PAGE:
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  1. 1. 1Boomer Women: The Invisible Goldmine | Boomer Women: The Invisible Goldmine August 19, 2013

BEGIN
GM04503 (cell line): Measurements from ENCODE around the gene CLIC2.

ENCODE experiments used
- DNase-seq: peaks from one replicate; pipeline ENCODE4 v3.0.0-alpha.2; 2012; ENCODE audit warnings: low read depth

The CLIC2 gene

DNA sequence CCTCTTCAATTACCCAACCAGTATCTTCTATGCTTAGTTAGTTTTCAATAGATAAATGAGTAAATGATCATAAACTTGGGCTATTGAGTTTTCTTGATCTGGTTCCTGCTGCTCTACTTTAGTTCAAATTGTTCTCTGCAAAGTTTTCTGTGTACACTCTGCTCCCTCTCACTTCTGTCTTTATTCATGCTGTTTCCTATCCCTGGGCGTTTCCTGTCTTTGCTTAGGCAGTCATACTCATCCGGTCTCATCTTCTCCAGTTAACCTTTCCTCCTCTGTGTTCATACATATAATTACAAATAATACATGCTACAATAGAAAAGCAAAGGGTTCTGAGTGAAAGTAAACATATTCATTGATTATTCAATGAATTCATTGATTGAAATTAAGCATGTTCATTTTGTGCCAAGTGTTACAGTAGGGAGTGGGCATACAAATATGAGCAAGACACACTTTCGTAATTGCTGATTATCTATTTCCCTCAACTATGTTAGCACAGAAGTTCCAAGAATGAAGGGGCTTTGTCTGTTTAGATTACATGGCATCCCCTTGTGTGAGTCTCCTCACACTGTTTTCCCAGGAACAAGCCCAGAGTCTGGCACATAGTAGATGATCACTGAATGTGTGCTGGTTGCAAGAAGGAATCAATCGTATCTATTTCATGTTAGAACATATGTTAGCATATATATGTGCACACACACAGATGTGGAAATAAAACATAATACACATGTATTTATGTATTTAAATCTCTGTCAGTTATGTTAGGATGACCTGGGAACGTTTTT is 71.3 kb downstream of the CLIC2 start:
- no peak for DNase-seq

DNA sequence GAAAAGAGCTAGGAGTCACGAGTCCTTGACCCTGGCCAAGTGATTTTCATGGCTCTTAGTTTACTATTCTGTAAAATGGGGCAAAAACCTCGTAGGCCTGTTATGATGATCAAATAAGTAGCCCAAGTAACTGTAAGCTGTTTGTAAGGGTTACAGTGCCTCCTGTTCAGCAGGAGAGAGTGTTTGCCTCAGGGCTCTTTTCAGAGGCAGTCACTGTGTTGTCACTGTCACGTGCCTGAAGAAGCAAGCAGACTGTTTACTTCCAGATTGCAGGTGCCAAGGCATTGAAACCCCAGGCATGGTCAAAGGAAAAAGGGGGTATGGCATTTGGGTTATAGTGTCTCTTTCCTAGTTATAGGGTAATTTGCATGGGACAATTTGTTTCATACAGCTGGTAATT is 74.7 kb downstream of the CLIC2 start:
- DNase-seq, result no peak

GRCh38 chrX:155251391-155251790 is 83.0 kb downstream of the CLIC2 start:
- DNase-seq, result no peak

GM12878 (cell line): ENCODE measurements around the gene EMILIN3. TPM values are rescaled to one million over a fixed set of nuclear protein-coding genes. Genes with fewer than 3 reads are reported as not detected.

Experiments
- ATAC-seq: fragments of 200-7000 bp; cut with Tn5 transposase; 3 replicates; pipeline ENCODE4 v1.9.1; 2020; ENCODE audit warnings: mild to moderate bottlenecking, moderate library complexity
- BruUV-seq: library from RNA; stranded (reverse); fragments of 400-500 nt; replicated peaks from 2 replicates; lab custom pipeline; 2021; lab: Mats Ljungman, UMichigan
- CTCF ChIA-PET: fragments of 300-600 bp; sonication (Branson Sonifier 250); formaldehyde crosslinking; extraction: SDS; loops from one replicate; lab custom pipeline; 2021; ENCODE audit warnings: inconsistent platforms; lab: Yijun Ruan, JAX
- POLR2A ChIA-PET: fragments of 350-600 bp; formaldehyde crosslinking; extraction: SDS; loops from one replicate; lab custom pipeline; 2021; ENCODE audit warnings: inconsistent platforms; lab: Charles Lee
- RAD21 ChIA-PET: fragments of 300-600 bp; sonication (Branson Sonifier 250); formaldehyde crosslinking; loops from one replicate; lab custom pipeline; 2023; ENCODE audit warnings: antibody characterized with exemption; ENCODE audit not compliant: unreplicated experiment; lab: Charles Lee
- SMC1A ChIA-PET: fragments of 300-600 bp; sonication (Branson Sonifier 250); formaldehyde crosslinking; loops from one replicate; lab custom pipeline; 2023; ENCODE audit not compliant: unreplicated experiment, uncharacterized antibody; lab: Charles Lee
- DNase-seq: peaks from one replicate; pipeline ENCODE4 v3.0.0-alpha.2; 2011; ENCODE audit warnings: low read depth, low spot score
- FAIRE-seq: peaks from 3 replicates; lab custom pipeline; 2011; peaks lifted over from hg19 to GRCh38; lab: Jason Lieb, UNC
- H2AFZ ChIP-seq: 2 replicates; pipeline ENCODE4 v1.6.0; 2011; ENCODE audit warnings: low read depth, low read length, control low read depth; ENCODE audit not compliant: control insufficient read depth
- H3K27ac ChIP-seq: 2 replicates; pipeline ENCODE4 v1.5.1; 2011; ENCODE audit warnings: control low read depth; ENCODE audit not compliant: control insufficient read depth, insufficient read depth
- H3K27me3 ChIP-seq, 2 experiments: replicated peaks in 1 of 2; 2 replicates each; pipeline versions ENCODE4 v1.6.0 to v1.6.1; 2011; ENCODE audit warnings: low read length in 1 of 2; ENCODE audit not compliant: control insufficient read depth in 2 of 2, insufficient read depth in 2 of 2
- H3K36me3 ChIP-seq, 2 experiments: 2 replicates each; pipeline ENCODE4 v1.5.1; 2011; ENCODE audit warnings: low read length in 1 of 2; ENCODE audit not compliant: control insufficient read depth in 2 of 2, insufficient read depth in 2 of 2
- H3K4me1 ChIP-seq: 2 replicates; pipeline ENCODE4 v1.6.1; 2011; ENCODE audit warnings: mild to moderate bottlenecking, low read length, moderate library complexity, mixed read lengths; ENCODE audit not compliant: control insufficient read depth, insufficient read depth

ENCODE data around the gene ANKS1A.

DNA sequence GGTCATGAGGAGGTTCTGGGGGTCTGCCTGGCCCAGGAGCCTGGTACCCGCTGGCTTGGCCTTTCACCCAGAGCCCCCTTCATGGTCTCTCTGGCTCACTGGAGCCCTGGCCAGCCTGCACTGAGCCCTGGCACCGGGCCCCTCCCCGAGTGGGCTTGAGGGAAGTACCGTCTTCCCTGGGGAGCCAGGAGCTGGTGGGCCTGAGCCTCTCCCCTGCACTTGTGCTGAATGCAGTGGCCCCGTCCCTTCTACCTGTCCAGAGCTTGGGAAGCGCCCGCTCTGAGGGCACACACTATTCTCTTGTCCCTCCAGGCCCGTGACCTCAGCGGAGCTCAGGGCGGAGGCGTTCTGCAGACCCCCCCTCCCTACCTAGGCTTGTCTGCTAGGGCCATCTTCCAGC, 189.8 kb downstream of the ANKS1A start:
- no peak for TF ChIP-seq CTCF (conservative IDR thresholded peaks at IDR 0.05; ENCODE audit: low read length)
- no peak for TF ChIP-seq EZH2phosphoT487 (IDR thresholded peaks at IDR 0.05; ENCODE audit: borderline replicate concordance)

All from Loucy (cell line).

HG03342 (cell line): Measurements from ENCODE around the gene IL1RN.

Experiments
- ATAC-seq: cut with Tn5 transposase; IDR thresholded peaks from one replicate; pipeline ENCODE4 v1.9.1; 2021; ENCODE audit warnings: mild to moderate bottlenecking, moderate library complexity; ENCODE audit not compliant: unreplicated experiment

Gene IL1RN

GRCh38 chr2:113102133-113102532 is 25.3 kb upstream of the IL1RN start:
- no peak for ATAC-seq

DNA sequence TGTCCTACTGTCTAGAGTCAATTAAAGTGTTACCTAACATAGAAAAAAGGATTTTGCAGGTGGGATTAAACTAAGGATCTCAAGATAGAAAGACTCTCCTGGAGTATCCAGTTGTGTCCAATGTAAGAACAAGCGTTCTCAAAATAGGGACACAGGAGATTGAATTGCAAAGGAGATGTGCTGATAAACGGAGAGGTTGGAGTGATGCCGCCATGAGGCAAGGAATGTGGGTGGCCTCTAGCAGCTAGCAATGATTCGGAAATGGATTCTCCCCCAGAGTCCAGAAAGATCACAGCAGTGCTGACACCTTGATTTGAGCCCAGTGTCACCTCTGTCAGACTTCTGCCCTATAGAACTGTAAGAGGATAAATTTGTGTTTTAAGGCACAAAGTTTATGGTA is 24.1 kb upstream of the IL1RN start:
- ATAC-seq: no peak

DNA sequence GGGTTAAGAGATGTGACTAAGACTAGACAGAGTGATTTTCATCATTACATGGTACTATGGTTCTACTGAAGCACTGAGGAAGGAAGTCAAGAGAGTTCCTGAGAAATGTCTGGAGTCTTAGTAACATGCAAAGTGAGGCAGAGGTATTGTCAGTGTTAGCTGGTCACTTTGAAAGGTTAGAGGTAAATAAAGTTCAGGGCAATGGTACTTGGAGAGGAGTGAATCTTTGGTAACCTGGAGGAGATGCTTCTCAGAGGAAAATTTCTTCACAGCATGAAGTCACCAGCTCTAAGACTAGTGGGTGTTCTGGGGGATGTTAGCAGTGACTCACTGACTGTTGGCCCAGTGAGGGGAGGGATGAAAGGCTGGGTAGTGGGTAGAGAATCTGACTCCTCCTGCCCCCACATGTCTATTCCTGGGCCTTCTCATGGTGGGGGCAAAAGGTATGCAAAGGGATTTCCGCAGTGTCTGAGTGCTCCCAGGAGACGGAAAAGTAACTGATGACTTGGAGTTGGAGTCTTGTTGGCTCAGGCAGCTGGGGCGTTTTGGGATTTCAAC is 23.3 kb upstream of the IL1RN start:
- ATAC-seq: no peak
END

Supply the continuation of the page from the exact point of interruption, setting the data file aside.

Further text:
2. 2. 2Boomer Women: The Invisible Goldmine | For years, marketers who recognized the value of the female consumer have jumped on the bandwagon and almost exclusively targeted one particular subset: moms. More often than not, this wildly oversimplified category has been painted as the harassed, minivan driving soccer mom with 2.5 children ages 2-6. But by doing so, marketers are missing the biggest, richest market of today and for the foreseeable future: Boomer women. Boomer women have bucks. Lots and lots of bucks. So much that they control more than half of the nation’s discretionary income and three-fourths of the country’s financial wealth.1 The youngest of these super consumers are turning 50 this year, and over the next two decades their ranks will swell with the force of a tsunami. In the meantime, the number of consumers under 50 (including the aforementioned younger moms) will decline. So the question remains: Why do marketers continue to ignore Boomer women? Not Your Grandmother’s Boomer Today’s economic reality is most greatly influenced by the 40 million women born between 1946 and 1964. These women make up the population segment commonly referred to as “Boomer Women”— born during the Baby Boom following WWII. Today, these women are the healthiest, wealthiest, and most influential generation of women in our history. These women are not your grandmother. Today’s Boomer women are vibrant and young. They are more media savvy and financially independent than their predecessors. As a reference, Michelle Pfeiffer, Heather Locklear, Christie Brinkley are all Boomers — not exactly “grandmotherly.” For most Boomer women, turning 50 is a door opener — a meaningful shift from “mom” mode to “me” mode,2 and rather than resting on their many accomplishments, women of this generation are investing in their future, giving back, starting businesses, returning to college and exploring the world. Best of all, they have the drive and the financial security to do all of this and more. Boomer women are not only substantive in numbers, but also the most affluent generation of consumers in history and will hold that purchasing power title for the next 20 years.3 These power players are highly educated, high income earners and make 85% of all purchasing decisions for their households.4 Additionally, they will control more than three-fourths of our nation’s wealth as they inherit from parents and partners.5